Jobless Claims Hit Highs Akin to the Great Recession
The U.S. Jobless Claims report hit today, and it’s not good news. The first-time claims total has risen to 853,000, the highest rate since September, and substantially above the 730,000 predicted by the Dow. Continuing claims increased to 5.76 million, a 230,000 jump. This week marks the first time since August that continuing claims rose.
New jobless claims have increased for three out of the past four weeks, with Thanksgiving being the anomaly when numbers dipped slightly.
In addition to regular unemployment claims, 427,609 workers filed claims under the Pandemic Unemployment Assistance program, which offers income replacement to freelancers, gig workers and self-employed people.
As a result of the report, released at 8:30 a.m. Thursday, the markets opened down. The Dow lost nearly 38 points from yesterday’s close, and the S&P lost more than 6 points. Nasdaq lost 98 points overnight, but at mid-day, it had been the only one to rebound, already up over yesterday’s high.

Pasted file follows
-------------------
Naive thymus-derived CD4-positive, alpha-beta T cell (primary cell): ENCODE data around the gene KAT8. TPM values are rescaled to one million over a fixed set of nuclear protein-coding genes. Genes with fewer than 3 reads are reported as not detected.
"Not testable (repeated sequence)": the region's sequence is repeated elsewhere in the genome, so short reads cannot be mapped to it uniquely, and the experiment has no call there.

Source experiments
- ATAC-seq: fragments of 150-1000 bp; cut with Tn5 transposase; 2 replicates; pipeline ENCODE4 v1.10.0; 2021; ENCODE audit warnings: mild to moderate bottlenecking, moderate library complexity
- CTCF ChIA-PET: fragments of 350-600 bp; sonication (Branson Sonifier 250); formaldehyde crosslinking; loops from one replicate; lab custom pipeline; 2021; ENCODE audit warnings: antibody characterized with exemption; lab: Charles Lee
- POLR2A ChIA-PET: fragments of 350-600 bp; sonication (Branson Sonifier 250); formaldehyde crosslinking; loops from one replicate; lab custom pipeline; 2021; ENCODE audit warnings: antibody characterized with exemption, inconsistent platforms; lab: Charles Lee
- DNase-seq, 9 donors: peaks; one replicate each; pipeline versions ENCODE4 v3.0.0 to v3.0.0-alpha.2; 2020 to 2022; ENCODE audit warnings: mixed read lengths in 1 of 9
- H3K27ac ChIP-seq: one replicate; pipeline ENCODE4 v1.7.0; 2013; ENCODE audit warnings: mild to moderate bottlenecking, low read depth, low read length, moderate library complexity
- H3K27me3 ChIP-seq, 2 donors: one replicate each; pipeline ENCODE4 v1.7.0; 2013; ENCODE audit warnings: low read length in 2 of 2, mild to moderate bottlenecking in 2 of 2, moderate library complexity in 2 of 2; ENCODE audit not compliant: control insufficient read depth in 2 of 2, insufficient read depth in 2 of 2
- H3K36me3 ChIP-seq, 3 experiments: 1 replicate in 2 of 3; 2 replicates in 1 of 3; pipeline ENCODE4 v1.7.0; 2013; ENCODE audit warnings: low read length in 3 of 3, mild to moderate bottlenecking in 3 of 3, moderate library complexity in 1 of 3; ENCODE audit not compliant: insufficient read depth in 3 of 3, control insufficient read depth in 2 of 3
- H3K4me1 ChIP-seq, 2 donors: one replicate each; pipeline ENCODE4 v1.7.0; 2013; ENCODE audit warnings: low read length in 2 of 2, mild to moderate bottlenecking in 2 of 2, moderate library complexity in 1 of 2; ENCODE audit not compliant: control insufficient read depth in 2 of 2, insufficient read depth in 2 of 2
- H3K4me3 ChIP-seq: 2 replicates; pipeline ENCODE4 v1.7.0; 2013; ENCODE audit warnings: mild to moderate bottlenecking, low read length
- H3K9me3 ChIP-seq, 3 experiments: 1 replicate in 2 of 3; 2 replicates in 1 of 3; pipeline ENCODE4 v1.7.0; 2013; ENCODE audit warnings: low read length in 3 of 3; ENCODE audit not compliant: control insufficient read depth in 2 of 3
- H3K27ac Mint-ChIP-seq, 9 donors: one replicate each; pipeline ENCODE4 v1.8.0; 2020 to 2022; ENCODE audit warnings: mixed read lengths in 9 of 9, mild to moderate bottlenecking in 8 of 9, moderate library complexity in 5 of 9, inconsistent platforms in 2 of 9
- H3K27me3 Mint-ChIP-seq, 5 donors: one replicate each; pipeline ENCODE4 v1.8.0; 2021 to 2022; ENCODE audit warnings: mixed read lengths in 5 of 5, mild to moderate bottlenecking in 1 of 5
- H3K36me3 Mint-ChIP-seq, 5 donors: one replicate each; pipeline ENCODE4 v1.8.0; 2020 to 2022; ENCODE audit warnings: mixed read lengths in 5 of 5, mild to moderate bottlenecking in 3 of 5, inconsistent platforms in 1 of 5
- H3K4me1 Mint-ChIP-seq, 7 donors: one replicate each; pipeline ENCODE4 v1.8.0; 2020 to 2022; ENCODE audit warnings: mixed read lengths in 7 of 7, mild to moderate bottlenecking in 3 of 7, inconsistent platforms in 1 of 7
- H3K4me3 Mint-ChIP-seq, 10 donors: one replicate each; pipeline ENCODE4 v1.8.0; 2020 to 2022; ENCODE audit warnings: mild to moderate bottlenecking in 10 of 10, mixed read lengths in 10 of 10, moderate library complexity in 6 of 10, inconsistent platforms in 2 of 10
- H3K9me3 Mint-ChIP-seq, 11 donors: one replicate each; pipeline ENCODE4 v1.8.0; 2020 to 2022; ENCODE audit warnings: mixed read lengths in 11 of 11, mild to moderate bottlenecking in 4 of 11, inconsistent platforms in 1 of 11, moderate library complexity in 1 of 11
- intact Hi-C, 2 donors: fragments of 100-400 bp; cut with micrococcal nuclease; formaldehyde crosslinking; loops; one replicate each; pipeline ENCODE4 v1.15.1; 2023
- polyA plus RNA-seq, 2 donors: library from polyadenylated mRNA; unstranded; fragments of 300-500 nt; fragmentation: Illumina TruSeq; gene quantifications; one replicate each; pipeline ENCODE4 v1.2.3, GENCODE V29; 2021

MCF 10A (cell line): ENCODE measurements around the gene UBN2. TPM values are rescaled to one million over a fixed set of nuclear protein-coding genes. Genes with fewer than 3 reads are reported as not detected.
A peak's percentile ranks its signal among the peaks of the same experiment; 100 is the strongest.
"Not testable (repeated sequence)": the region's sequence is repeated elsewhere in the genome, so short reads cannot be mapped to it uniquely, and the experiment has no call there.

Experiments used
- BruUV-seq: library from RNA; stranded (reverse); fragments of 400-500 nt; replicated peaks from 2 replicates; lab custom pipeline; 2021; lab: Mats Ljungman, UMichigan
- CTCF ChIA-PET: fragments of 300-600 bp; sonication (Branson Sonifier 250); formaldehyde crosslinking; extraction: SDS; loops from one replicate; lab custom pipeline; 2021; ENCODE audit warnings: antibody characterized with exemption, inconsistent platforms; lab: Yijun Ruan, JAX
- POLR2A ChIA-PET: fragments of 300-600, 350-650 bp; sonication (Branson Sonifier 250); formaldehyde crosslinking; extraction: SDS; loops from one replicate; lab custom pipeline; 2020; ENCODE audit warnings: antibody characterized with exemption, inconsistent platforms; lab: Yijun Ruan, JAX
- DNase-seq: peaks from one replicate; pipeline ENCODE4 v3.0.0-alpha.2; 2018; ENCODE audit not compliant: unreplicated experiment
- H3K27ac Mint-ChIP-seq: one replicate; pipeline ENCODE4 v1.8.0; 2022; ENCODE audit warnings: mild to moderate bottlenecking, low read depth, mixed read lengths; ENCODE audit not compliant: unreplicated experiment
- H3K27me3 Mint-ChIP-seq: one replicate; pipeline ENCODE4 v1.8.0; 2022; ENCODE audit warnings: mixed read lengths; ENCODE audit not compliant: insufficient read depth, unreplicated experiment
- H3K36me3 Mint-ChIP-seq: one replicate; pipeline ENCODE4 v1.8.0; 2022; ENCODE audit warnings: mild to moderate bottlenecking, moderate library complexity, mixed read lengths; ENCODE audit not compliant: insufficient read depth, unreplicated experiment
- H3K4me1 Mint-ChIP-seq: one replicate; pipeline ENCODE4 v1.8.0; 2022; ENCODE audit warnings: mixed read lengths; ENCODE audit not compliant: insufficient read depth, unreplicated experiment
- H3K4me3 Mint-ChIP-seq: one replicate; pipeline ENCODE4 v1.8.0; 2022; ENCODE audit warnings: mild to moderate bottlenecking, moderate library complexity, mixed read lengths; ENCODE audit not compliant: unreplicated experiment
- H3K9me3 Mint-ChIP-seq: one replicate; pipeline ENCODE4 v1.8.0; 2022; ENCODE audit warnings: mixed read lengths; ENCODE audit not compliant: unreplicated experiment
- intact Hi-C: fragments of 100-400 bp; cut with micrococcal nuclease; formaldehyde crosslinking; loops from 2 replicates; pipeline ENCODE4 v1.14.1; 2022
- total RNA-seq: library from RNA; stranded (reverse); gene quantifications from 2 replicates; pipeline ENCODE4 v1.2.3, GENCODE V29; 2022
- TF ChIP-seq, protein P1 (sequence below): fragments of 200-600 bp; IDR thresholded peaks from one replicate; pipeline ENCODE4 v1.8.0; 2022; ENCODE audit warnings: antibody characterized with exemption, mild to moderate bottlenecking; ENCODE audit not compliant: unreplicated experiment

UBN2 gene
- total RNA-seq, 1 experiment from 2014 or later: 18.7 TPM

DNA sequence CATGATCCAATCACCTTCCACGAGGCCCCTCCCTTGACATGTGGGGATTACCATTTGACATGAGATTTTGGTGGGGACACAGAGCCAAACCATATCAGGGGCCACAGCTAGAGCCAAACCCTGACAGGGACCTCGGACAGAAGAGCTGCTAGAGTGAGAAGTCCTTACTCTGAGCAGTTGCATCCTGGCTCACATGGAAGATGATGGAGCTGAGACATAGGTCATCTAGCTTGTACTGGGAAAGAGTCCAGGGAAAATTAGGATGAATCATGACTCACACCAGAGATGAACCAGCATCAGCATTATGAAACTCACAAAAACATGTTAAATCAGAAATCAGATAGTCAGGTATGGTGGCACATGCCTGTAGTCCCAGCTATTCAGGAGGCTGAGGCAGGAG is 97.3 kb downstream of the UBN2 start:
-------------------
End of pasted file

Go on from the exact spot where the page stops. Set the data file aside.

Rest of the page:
Glassdoor senior economist Daniel Zhao notes that jobless claims are “above levels near the peak of the Great Recession.”
However, the numbers may not be entirely accurate, say some economists. State employment offices have been flooded with applications, leading to delays and errors in filings, a MarketWatch report said. Additionally, the General Accounting Office noted that fraud, double counting and inconsistent reporting standards have inflated the number of new and continuing claims.
Nonetheless, if you view the report as indicative of recent trends without focusing on the specific numbers, it’s clear we have a long way to go toward economic recovery.
“The levels are not worth spending a lot of time on, but the direction of claims is reasonably important,” chief economist Stephen Stanley of Amherst Pierpont Securities told MarketWatch.
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